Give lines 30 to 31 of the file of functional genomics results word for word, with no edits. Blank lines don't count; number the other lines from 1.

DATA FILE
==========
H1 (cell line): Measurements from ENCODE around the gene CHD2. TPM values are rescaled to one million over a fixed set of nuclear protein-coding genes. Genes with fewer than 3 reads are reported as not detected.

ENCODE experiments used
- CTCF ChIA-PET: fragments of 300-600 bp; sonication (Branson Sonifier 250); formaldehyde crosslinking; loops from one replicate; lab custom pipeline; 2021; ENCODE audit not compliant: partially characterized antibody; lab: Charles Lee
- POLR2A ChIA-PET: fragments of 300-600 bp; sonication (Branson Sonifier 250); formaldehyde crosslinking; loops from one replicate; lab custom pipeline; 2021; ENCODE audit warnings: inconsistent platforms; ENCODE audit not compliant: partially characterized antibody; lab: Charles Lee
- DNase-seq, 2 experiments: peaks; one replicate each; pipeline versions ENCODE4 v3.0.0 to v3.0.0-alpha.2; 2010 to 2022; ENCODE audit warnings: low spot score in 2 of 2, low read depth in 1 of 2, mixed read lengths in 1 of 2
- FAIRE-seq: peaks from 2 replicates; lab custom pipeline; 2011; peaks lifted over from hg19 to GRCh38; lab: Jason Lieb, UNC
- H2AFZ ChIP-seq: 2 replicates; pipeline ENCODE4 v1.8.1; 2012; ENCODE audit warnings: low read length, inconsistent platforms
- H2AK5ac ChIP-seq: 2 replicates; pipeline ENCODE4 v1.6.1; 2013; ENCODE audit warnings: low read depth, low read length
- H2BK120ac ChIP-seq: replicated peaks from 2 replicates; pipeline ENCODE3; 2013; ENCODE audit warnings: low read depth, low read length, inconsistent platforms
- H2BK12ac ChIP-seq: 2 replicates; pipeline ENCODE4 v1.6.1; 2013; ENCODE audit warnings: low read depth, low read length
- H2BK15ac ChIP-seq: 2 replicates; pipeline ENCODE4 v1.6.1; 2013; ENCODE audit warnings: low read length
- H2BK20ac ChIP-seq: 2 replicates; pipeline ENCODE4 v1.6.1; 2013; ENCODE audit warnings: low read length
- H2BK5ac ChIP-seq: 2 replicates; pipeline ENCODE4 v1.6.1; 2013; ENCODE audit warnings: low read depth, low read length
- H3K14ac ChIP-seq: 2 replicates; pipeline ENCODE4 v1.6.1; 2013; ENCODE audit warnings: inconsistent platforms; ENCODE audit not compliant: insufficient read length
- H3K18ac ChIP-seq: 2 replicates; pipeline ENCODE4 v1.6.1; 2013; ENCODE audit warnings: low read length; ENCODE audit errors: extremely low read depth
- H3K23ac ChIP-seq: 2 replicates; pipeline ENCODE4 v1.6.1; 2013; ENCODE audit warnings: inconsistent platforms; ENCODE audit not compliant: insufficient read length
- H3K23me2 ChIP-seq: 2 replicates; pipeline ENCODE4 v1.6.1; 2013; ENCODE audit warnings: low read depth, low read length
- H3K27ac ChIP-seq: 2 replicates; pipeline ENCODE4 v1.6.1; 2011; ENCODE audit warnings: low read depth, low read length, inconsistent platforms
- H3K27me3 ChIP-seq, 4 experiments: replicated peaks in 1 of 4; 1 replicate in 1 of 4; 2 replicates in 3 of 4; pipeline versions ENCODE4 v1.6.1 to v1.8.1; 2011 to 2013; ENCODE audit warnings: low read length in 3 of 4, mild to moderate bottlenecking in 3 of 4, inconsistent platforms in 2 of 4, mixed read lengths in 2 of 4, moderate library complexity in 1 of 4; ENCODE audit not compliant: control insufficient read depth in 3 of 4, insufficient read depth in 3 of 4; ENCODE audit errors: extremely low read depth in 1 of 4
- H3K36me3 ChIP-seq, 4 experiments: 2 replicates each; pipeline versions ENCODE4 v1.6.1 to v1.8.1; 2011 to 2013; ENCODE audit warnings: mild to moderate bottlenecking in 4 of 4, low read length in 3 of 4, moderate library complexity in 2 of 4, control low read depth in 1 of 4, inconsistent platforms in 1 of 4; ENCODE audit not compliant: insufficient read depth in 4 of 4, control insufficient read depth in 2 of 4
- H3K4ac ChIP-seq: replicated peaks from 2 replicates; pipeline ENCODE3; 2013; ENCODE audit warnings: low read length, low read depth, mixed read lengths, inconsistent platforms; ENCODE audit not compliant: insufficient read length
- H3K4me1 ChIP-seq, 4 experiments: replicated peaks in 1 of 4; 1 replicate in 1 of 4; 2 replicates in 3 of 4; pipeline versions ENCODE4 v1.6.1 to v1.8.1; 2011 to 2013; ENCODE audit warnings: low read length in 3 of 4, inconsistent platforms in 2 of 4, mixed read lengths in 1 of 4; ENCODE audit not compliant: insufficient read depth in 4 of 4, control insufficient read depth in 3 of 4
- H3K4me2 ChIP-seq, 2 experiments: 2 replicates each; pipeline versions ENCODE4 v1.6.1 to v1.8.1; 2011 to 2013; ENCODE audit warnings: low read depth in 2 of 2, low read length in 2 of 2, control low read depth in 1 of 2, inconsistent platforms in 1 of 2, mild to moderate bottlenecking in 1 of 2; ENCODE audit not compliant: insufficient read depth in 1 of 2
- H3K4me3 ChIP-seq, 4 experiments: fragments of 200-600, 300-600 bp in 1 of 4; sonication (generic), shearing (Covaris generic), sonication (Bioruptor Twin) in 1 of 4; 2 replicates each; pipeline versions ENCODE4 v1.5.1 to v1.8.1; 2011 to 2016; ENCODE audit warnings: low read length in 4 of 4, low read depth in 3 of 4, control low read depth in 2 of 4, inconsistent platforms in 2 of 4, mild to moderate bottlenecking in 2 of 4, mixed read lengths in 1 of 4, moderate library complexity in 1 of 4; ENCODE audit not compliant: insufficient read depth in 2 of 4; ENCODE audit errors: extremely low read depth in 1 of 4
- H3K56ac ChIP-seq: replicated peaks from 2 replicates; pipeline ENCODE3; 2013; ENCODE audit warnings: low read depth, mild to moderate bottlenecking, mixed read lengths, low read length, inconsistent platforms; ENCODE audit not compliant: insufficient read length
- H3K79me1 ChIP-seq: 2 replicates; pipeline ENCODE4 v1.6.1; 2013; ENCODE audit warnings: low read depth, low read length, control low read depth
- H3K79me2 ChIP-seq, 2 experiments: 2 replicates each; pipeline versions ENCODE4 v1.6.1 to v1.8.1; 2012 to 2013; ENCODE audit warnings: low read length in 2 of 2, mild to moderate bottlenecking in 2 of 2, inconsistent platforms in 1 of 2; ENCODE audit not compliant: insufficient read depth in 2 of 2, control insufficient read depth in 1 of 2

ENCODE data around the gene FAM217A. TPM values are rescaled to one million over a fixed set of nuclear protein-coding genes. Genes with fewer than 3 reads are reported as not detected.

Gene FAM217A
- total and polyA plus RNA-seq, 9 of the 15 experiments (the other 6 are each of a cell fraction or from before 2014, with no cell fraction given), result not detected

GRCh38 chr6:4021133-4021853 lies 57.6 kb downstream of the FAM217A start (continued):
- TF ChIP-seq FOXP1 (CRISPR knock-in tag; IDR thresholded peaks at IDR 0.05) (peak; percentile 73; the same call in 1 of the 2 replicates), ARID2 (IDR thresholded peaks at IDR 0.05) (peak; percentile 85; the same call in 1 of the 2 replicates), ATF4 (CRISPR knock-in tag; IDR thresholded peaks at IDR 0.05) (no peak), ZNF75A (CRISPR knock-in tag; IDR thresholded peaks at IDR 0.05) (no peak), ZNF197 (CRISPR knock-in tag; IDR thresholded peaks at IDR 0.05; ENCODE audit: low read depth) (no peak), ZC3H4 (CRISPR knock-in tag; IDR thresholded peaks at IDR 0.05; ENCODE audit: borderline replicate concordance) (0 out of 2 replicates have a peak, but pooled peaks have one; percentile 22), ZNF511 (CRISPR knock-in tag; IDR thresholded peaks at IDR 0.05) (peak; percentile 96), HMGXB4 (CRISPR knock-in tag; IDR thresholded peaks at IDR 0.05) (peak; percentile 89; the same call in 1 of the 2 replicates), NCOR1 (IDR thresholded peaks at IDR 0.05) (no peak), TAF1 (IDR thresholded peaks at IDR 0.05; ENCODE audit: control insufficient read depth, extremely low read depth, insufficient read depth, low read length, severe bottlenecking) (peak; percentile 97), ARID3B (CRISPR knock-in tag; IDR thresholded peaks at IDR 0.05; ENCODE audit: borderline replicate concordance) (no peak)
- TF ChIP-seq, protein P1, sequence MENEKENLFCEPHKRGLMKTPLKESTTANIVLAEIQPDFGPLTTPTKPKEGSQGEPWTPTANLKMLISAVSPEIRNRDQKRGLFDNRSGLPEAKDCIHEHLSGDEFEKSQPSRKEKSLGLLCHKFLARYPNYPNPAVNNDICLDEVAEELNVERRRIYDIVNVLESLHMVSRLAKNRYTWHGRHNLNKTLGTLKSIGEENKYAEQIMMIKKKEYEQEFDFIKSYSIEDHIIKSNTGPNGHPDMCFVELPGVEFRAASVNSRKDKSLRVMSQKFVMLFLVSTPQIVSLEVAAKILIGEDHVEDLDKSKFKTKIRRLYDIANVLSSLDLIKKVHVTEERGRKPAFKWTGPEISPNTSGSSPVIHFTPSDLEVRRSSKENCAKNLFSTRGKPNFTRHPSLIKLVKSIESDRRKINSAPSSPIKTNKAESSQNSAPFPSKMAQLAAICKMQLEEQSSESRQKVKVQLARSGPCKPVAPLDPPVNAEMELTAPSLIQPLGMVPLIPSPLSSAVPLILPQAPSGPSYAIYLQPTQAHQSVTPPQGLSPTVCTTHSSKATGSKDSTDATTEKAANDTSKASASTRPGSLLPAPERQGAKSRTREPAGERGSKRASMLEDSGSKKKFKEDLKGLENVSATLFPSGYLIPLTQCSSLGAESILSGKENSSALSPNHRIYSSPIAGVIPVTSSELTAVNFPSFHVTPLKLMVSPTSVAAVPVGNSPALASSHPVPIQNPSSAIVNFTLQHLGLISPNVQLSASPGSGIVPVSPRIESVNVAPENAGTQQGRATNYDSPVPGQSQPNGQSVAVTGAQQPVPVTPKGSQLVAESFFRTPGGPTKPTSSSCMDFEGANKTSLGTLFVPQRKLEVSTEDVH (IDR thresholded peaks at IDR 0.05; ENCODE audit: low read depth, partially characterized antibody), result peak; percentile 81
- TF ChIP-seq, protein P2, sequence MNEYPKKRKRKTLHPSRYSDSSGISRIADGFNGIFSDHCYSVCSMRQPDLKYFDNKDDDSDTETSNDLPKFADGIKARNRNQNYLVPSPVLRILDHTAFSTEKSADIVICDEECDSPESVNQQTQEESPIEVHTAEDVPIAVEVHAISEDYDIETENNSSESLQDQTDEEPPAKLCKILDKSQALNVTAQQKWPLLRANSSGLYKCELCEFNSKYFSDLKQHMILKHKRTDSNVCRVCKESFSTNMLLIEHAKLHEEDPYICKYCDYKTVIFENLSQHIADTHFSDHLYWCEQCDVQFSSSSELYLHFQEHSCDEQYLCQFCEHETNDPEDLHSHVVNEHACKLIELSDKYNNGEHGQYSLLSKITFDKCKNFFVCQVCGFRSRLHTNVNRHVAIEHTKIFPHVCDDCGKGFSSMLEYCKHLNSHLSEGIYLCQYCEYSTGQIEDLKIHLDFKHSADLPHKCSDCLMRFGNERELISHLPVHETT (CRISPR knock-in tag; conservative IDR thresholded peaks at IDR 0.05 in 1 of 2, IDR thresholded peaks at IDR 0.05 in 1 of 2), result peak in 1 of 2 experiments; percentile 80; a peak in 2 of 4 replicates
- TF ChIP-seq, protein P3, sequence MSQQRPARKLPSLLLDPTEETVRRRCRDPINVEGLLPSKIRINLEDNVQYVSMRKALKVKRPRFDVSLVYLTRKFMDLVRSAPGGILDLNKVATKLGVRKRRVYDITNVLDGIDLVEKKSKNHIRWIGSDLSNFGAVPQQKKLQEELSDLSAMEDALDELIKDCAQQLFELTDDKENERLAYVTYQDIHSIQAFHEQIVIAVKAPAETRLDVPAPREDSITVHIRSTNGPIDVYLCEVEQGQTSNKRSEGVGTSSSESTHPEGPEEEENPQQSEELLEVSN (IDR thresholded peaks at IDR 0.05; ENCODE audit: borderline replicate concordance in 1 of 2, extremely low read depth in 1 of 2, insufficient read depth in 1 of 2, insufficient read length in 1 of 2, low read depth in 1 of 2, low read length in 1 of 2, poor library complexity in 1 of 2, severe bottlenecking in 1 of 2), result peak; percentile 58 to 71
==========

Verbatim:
- total and polyA plus RNA-seq, 9 of the 15 experiments (the other 6 are each of a cell fraction or from before 2014, with no cell fraction given), result not detected

GRCh38 chr6:4021133-4021853 lies 57.6 kb downstream of the FAM217A start (continued):